Michael Harding: I’ve gone through life without cutting anyone’s toenails

A retired nurse who performs that charitable act for old men saved me from melancholy

My mind flooded with images of old people all trying to bend over their knees with little scissors to clip their nails. Photograph: iStock

My mind flooded with images of old people all trying to bend over their knees with little scissors to clip their nails. Photograph: iStock

 

I was in Carrick Kitchens last week because a door fell off one of the presses in the kitchen and I was wondering if they could put a new one on.

No problem, they said.

Then I went to the post office and put a cheque into my account. The money was a refund.

Last year I paid a booking fee on a small cottage in Donegal, because I was dreaming of spending the remains of my life by the sea. But when I got the heart attack my earning capacity shrank and I couldn’t complete the deal.

I pushed the cheque across the counter and chatted with the teller about the lovely weather.

Then I walked the footbridge across the Shannon, as far as Lunney’s Service Station for a coffee, where I met a retired nurse who lives in a remote part of Roscommon. She was getting petrol.

“You’re looking very cheerful,” she observed.

“It’s the weather,” I suggested, pointing at the blue sky.

I inquired after her health.

“Well,” she declared, “if I see one more flying toenail, I’ll scream.”

“I’m not following you,” I confessed.

She explained that since she retired, she keeps an eye on a few of her neighbours. Elderly men who live alone.

“One of the things I end up having to do,” she said, “is to cut their toenails.”

Instantly my mind flooded with images of old farmers, shop assistants, and truck drivers, all trying to bend over their knees with little scissors to clip their nails.

“I thought people did that for themselves,” I remarked.

“Not if you’re old and have a bad hip,” she said. “And in Roscommon everyone is getting old.”

Personally speaking, it’s amazing that I’ve gone through life without cutting anyone’s toenails. I cut the fingernails of a Tibetan lama once, when I was in Mongolia almost 20 years ago. He was a highly revered monk, and he just handed me a scissors one afternoon when I was idle. Idleness is not something that impresses Tibetan lamas. But at least he didn’t ask me to attend to his toes.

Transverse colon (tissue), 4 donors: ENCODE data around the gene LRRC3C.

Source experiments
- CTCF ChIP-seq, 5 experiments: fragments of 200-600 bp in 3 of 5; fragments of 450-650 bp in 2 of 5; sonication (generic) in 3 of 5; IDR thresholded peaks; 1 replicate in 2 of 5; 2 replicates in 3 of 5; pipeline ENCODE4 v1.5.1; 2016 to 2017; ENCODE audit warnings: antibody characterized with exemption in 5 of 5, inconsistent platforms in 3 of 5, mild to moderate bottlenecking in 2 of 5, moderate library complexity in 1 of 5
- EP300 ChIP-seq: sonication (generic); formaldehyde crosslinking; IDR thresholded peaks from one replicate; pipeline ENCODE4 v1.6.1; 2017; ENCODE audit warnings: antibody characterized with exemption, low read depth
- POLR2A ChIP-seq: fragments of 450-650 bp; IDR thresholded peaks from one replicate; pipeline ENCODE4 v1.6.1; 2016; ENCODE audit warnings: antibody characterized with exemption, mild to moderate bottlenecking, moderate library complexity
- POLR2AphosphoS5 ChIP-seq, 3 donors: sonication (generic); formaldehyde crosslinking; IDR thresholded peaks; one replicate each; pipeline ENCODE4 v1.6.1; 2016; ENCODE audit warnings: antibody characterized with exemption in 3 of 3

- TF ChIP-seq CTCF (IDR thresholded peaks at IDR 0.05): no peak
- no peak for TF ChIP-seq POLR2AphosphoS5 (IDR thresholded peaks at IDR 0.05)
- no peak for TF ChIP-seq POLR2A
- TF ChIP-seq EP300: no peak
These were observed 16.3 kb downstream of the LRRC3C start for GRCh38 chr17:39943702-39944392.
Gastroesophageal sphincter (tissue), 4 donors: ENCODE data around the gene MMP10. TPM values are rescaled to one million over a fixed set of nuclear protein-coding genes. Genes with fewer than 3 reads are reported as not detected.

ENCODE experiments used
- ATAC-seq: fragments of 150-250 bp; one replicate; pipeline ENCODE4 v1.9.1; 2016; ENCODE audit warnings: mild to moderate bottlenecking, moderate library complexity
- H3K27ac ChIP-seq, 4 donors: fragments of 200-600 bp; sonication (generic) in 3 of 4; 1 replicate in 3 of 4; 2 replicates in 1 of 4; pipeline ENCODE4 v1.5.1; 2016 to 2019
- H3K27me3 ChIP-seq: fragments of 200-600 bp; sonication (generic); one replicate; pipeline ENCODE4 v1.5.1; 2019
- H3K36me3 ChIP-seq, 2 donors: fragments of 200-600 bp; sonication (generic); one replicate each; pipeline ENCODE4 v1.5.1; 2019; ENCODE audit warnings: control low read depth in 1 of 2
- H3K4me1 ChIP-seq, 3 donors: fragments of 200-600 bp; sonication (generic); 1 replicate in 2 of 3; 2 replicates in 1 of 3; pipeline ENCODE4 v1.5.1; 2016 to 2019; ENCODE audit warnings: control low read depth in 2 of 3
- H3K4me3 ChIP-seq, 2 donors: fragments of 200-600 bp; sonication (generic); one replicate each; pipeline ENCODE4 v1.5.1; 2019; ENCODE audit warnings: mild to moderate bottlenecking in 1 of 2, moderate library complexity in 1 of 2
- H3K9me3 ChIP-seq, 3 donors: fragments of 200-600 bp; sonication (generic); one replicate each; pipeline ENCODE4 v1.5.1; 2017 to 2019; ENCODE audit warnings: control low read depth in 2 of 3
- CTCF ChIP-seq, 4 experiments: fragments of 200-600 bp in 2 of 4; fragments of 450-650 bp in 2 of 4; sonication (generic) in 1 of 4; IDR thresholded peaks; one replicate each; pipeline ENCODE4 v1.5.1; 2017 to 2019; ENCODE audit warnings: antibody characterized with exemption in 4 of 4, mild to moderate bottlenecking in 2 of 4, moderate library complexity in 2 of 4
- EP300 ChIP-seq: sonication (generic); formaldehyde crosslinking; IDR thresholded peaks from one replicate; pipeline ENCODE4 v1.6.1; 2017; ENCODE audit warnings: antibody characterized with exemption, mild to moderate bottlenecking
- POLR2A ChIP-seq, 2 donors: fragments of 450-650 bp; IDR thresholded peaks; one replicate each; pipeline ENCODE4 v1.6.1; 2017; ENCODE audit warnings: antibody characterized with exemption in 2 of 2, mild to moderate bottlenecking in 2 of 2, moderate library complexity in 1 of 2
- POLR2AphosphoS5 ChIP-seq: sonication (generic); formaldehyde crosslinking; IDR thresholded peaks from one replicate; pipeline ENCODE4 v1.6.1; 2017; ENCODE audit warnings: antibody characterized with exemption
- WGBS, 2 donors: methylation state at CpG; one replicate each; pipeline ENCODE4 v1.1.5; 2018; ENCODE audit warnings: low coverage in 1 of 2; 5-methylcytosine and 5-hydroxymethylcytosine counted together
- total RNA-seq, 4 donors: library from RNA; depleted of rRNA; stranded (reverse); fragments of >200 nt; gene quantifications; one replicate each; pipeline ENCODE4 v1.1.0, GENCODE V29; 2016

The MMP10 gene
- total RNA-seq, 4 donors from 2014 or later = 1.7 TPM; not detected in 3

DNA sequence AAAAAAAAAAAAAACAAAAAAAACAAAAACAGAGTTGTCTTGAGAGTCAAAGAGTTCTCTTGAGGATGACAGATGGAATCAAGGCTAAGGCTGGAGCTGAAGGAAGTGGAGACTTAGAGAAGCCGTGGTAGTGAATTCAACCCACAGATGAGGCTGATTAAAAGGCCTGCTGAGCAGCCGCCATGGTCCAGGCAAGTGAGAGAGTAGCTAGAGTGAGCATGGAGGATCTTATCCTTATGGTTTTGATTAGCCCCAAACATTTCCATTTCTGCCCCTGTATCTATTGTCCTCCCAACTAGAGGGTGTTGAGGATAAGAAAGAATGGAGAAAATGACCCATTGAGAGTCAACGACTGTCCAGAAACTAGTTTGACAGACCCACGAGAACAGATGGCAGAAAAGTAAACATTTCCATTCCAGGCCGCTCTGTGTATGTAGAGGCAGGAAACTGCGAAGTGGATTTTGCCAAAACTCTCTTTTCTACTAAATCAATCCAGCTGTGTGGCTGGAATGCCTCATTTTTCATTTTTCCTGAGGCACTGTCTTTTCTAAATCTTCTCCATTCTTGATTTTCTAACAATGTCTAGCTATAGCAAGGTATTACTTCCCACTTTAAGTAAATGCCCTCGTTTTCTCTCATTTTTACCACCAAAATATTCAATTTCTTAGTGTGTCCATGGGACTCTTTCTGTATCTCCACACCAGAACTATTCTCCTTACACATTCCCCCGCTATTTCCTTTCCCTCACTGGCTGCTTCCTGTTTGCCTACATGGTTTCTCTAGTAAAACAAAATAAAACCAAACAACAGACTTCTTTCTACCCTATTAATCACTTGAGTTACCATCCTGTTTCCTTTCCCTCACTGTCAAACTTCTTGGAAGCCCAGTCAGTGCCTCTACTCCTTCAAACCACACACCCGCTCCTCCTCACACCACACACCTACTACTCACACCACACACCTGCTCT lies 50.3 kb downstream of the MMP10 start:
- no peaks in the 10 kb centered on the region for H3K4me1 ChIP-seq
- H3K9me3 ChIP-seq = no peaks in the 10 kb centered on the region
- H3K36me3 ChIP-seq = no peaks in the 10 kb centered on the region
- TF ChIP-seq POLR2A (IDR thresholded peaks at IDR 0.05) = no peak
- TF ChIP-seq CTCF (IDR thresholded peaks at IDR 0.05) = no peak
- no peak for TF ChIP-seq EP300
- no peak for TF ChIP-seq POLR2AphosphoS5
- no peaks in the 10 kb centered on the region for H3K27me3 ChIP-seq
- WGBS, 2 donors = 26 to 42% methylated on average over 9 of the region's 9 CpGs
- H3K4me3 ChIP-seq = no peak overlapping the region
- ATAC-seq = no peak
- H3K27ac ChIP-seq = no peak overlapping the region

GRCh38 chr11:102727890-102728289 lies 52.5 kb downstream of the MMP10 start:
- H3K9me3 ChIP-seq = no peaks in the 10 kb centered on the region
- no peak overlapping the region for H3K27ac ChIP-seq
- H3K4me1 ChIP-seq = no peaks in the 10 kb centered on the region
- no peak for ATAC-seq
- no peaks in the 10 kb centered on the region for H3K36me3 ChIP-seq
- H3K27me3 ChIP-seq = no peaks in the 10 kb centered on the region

‘They all have toes’

I was still thinking of toenails in Aldi an hour later, as I watched farmers in working boots standing in the queue and a woman with an infant in her trolley, strolling around the vegetable area in high heels. They all have toes, I reminded myself. And they will all grow old.

Then I noticed a friend rummaging in a bin of tool kits. He moved with a stiff hip, because he’s on the list for a replacement.

“Too much hopping on and off the tractor for 40 years,” he explained. Nowadays he potters around in a work shed mending things that don’t really need mending.

I wanted to ask him if the hip affected him cutting his toenails, but I resisted the temptation.

Then as I walked back into town, I saw a man trying to get in the patio gate at the back of an apartment. He might have been a thief. Although he had a little leather bag, so he could have been the man who reads the electricity meters. But the electricity meters are all on the outside walls nowadays. So I decided to check him out.

“This is a back gate,” I explained. “If you wish to find the owner you need to go around to the front door and ring the bell.”

“Oh, thank you,” he said, speaking with a German accent.

A bit suspicious

I was still a bit suspicious. After all even in Germany people should know the difference between a wooden gate to the backyard, and a front door.

“Every apartment,” I said, “has a front door with a bell on it. And a letter box, for putting in letters.”

“Oh, thank you,” he said again, as if he was from Mars.

“Were you looking for someone in particular?” I wondered.

“I am distributing invitations to a party,” he declared.

I was curious.

“Ja,” he continued, “I have the invitations here, from Jesus Christ.”

And suddenly he sprung a leaflet on me that offered salvation, for free.

“Would you like to come?”

“No thanks,” I said. “I’m already saved.”

Which astonished him. But it was true. Not by any religious mentor; but the man with the broken hip and the woman who cuts toenails for her old neighbours, and all the other folk I met that morning had saved me from myself once again, and from my own melancholy, for yet another day.

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